JERSEY’s director of public health has called for all islanders to have access to fresh food in a bid to curb the island’s ongoing obesity problem.
Professor Peter Bradley believes that obesity levels outlined in a recent report are having a significant impact on adult health and could put further strain on the healthcare system.
The 2021 Obesity, Diet and Physical Activity Report released by the Government’s Public Health Intelligence Team found that 32% of adult islanders were overweight and 18% were obese.
Professor Bradley said: ‘The figures are not surprising as obesity is a real challenge for us. It has a real impact on our daily health and could put a strain on our healthcare system as there are over 2,000 obesity-related admissions each year.’
Overall, 57% of the people identified as overweight or obese in the report were men.
A total of 9,380 patients were now registered in the Jersey Quality Improvement Framework obesity registry at the end of 2021. More than 1,100 obese islanders also suffered from high blood pressure and/or diabetes.
Professor Bradley said that “a concerted effort involving a range of factors” was needed to tackle the problem, which has been made worse by the rapid rise in the cost of living.
“We know we have a cost of living crisis and when people have less money they tend to buy more processed foods as they are cheaper. Therefore, we must ensure that everyone has the opportunity to have access to fresh food, including fruit and vegetables,” he said.
The report found that just 31% of adults had eaten the recommended five servings of fruit and vegetables a day, but Professor Bradley said access to both was not always equal across the island.
“Those who live in rural areas can often buy cheap fruit and vegetables at the roadside at this time of year, [but] those living in built-up areas may not have that opportunity,” he said.
The report also revealed that 42% of people with a high BMI said they would exercise more if they had more free time, while 26% said they would be more active if they had more disposable income.
Professor Bradley said: “We know that work patterns have changed over the years and many people have desk jobs and stare at a screen all day. And we know that a number of overweight or obese people said they didn’t have time to exercise, so maybe there are things employers can do to give their employees time to exercise.”
A report released earlier this year by the Active Healthy Kids Global Alliance, which assesses physical activity levels and trends in children and adolescents around the world, ranked Jersey 44th out of 47 countries – giving it an F for the general level of physical activity – slipped from grade D in 2018.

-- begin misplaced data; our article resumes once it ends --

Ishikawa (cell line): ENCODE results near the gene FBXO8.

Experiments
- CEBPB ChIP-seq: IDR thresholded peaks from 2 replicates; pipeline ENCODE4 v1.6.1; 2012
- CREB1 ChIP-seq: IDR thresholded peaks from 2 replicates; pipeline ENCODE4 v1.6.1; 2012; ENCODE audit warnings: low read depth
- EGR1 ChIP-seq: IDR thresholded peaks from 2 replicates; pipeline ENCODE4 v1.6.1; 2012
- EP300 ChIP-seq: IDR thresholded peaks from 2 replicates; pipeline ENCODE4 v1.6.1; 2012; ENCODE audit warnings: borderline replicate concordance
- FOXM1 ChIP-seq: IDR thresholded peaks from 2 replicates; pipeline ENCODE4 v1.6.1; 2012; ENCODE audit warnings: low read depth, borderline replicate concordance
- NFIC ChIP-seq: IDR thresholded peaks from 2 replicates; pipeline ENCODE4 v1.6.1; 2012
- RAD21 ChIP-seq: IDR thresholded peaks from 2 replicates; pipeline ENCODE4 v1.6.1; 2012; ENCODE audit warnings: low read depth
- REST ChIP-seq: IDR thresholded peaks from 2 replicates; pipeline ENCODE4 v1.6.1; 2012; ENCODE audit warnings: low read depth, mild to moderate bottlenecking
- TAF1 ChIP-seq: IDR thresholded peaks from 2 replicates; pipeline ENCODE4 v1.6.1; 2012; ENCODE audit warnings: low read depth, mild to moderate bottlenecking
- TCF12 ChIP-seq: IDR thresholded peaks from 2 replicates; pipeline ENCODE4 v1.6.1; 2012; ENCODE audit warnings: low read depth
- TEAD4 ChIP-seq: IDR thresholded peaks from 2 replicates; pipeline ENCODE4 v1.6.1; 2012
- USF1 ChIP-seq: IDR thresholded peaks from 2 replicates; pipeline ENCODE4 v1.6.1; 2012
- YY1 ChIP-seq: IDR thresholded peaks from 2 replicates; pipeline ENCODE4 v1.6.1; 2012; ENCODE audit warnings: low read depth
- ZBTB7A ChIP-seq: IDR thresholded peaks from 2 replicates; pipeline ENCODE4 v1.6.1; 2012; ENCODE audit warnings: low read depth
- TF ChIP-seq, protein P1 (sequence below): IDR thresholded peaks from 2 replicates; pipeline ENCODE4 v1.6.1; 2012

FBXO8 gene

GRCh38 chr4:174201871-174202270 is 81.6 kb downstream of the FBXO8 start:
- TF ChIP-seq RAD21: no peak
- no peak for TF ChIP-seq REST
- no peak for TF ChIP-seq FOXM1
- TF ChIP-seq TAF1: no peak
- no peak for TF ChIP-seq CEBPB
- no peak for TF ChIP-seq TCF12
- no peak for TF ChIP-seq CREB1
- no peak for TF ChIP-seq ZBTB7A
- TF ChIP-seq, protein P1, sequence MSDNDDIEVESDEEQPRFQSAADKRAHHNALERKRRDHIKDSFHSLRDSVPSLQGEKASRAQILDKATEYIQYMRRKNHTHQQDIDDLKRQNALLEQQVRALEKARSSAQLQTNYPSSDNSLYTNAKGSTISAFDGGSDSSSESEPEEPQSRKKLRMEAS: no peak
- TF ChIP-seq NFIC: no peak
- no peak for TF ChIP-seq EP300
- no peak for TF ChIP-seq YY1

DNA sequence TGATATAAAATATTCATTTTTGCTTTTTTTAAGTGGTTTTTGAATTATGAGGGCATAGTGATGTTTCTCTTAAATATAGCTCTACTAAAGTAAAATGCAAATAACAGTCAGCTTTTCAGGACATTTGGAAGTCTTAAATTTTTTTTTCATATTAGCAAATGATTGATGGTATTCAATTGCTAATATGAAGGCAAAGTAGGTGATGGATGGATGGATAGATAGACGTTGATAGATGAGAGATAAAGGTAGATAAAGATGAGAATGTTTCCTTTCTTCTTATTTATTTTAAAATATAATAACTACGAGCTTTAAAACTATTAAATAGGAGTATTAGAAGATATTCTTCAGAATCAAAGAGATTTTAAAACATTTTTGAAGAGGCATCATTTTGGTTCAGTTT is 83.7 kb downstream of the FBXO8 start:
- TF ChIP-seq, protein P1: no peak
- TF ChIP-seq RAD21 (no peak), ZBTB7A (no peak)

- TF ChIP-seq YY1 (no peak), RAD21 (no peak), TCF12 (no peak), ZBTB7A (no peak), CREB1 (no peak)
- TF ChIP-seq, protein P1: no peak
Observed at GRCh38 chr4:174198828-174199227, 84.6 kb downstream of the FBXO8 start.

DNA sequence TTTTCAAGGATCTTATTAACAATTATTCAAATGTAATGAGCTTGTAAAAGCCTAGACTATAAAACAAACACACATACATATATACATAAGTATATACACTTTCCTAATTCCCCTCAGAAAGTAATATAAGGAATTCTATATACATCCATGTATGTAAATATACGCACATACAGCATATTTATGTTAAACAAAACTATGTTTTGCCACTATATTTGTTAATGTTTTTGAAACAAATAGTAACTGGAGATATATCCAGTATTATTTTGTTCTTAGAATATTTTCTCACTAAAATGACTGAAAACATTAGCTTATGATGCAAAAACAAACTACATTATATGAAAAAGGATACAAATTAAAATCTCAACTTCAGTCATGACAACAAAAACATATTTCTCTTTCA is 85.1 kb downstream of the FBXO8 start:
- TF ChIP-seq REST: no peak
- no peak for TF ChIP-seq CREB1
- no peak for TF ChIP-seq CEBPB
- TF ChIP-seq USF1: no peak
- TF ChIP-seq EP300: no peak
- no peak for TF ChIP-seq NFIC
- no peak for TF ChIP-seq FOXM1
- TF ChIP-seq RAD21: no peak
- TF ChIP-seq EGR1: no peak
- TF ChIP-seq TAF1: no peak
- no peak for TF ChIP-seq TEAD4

However, the government showed improvements in its efforts to support physical activity among children and young people, moving up from a D grade in 2018 to a C grade in 2022.
The Jersey Child Measurement Program also released its 2021/22 figures at the end of the summer, which have been included in the Obesity, Diet and Physical Activity profile.
It found that 25% of children by the ages of four and five were “overweight or obese,” along with 31% of sixth-grade schoolchildren.
However, the figures were a slight improvement on those from 2020/21, which claimed that 30% of children aged four and five and 37% of sixth graders were “overweight or obese”.
According to the program, 44% of sixth graders in urban areas were overweight or obese, compared to 22% in rural areas.
Former Children’s Commissioner Deborah McMillan said the lack of access to sport and exercise during the summer holidays for lower-income families is contributing to the gap, which also shows students are less likely to be obese if they attended a fee-paying school.
However, Professor Bradley added that considerable effort was being made to tackle the problem of childhood obesity.
“We have launched the school feeding program and there are a number of initiatives in schools to promote healthy eating and regular exercise. Government needs to look at its role in facilitating and promoting healthy habits among adults as well.
“We could start looking at active transport and make sure we encourage more people to cycle and walk because we know it can make a difference,” he said.